Tuesday, September 11, 2007

The Old Man Still Sings

I found the following quote from Leonard Ravenhill's book, Meat for Men, on a blog by a friend, Corky Alexander. It says something I've been poring over in my mind as I approach retirement. I've even asked two or three people whom I know have great ability in the field of music writing to help me by writing a song with that title: "The Old Man Still Sings", so coming onto this quote was like finding a nugget of gold in a forest stream.

"THAT literary genius, Robert Louis Stevenson, though hounded by handicaps and pinioned with pain, turned tragedy into triumph. His battle with tuberculosis lasted years; then came the master stroke -- blindness; later came sciatica with such an iron grip that the moving of a muscle was excruciating pain. In this derelict condition, Stevenson, the writer, was ordered to bed, and there the doctor strapped up his right arm to immobilize it. Writing meant agonizing pain. Days later the doctor came, only to be staggered at Stevenson's determination to work. The wellspring within was gushing forth. Then the doctor speculated, "Bitter things will be written and dark shadows of pain translated into verse." How wrong he was! Under this duress, the brilliant author of Treasure Island gave the world the glittering book, A Child's Garden of Verse. When a man can carry Stevenson's load and still sing, he is worthy of any man's admiration."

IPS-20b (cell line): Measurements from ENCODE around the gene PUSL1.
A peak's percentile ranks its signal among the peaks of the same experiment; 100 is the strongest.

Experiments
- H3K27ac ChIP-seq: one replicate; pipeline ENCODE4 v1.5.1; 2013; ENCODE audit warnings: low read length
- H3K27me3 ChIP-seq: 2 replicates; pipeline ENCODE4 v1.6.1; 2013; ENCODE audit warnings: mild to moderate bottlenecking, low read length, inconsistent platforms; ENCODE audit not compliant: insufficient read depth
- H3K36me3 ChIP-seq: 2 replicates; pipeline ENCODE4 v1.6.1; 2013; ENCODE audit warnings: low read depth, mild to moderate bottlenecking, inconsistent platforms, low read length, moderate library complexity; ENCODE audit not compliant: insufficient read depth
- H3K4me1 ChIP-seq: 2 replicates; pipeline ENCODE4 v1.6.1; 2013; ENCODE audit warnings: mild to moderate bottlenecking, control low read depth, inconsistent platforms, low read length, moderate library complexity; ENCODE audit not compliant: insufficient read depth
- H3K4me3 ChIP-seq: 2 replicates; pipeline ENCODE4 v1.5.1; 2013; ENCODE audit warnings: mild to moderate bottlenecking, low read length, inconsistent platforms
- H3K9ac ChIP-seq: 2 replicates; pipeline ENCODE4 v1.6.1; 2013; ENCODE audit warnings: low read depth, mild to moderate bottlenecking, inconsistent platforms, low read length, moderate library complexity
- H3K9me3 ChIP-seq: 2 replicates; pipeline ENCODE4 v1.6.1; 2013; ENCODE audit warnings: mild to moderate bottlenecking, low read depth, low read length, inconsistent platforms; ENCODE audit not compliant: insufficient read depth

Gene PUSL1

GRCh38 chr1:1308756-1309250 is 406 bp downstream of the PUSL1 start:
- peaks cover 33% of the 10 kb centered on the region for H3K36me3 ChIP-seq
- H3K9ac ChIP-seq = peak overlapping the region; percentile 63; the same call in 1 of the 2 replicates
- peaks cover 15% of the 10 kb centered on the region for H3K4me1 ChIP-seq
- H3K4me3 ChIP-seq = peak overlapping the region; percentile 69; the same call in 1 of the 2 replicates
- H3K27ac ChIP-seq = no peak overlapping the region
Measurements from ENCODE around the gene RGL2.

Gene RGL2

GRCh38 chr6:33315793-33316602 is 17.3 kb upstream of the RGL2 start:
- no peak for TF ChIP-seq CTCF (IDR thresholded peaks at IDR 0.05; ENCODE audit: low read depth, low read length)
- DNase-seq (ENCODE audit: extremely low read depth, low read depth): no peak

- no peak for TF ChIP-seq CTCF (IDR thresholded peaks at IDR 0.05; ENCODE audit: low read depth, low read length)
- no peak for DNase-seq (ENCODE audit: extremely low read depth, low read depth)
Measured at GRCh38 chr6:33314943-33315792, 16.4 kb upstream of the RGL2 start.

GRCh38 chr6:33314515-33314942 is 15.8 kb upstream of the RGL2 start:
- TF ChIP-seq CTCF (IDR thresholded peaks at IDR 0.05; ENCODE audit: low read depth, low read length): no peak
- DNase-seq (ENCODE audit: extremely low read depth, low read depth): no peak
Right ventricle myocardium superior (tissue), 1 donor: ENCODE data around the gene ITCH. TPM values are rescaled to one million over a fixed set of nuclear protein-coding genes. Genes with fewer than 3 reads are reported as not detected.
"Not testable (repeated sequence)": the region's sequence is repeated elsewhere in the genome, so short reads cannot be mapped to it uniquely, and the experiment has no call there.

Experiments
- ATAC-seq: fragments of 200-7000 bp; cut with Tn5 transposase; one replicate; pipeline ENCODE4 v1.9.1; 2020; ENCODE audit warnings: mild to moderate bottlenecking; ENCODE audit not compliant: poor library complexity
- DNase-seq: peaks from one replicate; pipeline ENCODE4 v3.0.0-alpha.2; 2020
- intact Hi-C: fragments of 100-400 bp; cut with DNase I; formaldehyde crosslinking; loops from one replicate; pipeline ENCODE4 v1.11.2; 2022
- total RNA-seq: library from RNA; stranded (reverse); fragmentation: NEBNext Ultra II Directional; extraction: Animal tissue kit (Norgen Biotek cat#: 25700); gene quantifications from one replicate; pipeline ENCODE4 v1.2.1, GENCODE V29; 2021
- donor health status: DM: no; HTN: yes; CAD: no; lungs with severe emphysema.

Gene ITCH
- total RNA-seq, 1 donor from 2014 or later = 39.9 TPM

I am thinking at this moment that I may just save this blog in draft form and come back to it to change, correct, refine and polish it for some time. So...What I really want to do is write the song about those who taught us to sing and to laugh...even in painfully bad times. Of course we all have those bad times or maybe I should call them "blue days". I'm not sure when I first became aware of them, but have known for a long time that I did not always feel so chipper. For example, one of my pet peeves has been song leaders at church who want us to jump like a jack-in-the-box from the first word of the first chorus or song that they lead. I don't feel like singing - sometimes. If I do sing on those days, I'd rather sing the "blues". This genre of music seemed to be popular among African slaves when they were first bought and brought to the America's. Some of it became known as "soul" music. Why sing if one is blue? Well, it was better than moanin' and complainin'! Let me explain it as I experienced it.

Long ago when just a lad, when I was feelin down and sad,
And just to be honest I didn't know why, but felt like I just wanted to cry.
When a voice from above me, looking down,
Said, "Son! just lift up your head and sing

Cause if in life I've learned anything
It's that when you feel down you should stand up and sing!
And the old man would sing - of his Heavenly Father!
He'd sing of His Love, of His Grace, and of Hope bye and bye!
Yes, the old man still sings, of our Heavenly Father!
And soon I'm gonna join him, In the Sweet Bye and Bye
(More to come in the future on this song)

In his unique way my Dad made a lot of other people feel good about themselves and about life by his "singing attitude". My observation is that when the blues remain hidden in our souls it turns into depression. But when the sad feelings are brought out into the open, in the light of God's son-shine, they can then be easier dealt with.